Recovering a corrupt domain controller (C00002E2)

While using a 2016 domain controller at work in a system where it was the sole controller, it corrupted during a move. The server would boot to the C00002E2 stopcode. This is caused by corrupt transaction logs, it was likely abrubptly powered off. My first reaction is off course extreme dismay, but I had done this once before, so I know it was fixable.

I found this great article, though it was slightly flawed, these are more concise notes.

To get Server 2016 into the special "Directory Services Restore Mode (DSRM)" mode, you need to get into the recovery menu. Interupting boot twice will load you to the recovery menu. Choose Troubleshoot -> Start Up Settings -> Restart. Once booted into the recovery select "Directory Services Repair Mode"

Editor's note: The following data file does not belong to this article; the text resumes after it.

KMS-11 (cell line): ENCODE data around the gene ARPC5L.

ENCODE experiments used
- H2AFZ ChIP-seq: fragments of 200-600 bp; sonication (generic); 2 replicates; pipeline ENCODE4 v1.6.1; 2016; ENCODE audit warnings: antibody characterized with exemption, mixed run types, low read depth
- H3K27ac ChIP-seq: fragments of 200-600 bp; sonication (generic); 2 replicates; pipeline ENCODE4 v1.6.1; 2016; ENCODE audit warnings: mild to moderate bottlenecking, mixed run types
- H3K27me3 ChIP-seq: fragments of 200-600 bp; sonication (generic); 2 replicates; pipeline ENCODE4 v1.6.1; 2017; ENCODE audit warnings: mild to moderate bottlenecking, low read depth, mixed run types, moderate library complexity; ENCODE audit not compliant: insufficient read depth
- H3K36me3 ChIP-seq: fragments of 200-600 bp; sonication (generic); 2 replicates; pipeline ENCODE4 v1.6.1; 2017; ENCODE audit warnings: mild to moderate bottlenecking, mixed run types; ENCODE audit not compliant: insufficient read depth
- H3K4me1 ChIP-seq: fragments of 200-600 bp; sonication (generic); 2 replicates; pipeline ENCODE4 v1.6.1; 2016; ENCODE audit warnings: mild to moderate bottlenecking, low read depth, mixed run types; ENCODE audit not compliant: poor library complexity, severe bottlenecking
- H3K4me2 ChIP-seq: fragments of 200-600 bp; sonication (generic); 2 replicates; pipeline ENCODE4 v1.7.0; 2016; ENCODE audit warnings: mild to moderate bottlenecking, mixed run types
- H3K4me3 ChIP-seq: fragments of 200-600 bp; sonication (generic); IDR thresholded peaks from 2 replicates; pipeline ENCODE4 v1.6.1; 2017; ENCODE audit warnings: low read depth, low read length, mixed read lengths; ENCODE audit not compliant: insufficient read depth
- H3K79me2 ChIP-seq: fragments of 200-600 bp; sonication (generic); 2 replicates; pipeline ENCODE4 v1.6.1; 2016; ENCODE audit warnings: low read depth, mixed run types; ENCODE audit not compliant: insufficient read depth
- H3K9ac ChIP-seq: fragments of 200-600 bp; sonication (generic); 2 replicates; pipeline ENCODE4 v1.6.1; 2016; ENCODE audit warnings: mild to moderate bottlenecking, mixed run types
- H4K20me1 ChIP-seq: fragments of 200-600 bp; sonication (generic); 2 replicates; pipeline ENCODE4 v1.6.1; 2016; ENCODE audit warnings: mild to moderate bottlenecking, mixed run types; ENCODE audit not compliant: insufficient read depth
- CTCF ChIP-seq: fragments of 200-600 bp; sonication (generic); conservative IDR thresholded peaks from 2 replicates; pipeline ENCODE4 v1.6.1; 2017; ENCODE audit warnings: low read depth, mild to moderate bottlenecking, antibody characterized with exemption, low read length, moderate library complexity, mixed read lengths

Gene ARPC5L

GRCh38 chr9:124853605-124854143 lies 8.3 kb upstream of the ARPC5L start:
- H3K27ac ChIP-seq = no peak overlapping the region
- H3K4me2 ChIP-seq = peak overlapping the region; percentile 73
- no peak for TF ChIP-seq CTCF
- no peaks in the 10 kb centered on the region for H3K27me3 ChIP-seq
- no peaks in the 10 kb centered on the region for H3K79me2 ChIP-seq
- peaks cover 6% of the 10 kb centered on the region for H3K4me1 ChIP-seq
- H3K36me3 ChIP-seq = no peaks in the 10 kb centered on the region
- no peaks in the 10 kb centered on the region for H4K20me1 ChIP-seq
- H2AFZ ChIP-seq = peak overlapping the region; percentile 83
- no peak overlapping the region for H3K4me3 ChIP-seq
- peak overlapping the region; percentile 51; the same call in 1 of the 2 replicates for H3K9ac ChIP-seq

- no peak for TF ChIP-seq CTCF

Load up an admin command prompt and follow below.

To check the integrity of your database, this should fail with "CORRUPTED", it is the reason you are here.

ESENTUTL /g C:\windows\NTDS\ntds.dit /!10240 /8 /o

To attempt a soft reset use the below, this apparently fails more often that it works.

Activate Instance ntds

Quit all the way back to your C:\ prompt. Next you check your log files, this will say CORRUPT as well.

ESENTUTL /ml c:\windows\ntds\edb

Now you will need to navigate into C:\Windows\NTDS and append .bak to every .log file there, this is the first step of a hard reset, the second step is the next command.

Warning: Upon successful completion, ESENTUTL /p returns the database to the state of its last committed transaction. Recent changes may be lost; for this reason a full System State restore from daily backup is the best-practice method of recovering an AD server.

ESENTUTL /p C:\Winnt\NTDS\ntds.dit /!10240 /8 /o

Run our first command to check the new health

ESENTUTL /g C:\Winnt\NTDS\ntds.dit /!10240 /8 /o

Another check

Activate Instance ntds
sem data ana

If a problem is detected (I did not have one) run go fix in the same prompt